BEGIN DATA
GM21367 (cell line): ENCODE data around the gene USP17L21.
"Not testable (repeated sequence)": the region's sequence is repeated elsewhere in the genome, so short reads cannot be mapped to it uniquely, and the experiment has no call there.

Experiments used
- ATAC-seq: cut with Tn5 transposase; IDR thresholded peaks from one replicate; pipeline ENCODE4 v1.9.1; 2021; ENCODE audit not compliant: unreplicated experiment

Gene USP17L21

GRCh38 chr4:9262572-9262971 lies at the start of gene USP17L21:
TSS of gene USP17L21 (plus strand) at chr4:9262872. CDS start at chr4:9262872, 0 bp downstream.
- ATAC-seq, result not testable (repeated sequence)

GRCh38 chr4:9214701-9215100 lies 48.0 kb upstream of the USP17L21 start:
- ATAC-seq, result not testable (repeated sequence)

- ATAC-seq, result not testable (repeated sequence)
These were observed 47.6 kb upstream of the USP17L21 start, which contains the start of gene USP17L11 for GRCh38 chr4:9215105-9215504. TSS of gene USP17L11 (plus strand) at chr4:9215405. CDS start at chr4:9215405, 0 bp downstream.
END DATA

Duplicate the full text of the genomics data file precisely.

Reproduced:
GM21367 (cell line): ENCODE data around the gene USP17L21.
"Not testable (repeated sequence)": the region's sequence is repeated elsewhere in the genome, so short reads cannot be mapped to it uniquely, and the experiment has no call there.

Experiments used
- ATAC-seq: cut with Tn5 transposase; IDR thresholded peaks from one replicate; pipeline ENCODE4 v1.9.1; 2021; ENCODE audit not compliant: unreplicated experiment

Gene USP17L21

GRCh38 chr4:9262572-9262971 lies at the start of gene USP17L21:
TSS of gene USP17L21 (plus strand) at chr4:9262872. CDS start at chr4:9262872, 0 bp downstream.
- ATAC-seq, result not testable (repeated sequence)

GRCh38 chr4:9214701-9215100 lies 48.0 kb upstream of the USP17L21 start:
- ATAC-seq, result not testable (repeated sequence)

- ATAC-seq, result not testable (repeated sequence)
These were observed 47.6 kb upstream of the USP17L21 start, which contains the start of gene USP17L11 for GRCh38 chr4:9215105-9215504. TSS of gene USP17L11 (plus strand) at chr4:9215405. CDS start at chr4:9215405, 0 bp downstream.